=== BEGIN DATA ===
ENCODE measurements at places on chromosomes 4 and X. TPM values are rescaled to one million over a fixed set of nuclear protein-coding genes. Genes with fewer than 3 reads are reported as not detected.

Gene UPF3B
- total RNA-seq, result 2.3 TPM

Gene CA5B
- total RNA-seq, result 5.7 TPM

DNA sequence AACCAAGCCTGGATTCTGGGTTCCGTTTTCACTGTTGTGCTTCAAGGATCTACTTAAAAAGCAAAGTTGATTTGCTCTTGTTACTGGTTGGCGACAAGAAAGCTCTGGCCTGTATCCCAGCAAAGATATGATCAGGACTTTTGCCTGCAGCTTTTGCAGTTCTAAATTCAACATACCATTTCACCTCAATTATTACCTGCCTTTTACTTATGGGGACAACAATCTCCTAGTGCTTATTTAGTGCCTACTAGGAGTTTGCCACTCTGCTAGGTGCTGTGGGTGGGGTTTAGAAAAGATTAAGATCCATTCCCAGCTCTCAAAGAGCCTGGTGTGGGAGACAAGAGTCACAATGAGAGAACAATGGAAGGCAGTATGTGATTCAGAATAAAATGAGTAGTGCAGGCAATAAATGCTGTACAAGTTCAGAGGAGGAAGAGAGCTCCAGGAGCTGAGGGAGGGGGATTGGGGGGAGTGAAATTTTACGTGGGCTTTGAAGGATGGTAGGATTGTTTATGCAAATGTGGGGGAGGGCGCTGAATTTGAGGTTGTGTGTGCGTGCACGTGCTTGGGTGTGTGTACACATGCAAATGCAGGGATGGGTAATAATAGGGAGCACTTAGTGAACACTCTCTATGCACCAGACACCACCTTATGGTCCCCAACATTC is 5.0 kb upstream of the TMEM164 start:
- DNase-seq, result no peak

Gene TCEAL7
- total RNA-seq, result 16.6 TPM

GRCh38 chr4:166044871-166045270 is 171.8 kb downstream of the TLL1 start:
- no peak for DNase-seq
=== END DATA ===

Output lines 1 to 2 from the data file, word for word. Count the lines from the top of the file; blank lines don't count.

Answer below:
ENCODE measurements at places on chromosomes 4 and X. TPM values are rescaled to one million over a fixed set of nuclear protein-coding genes. Genes with fewer than 3 reads are reported as not detected.

Gene UPF3B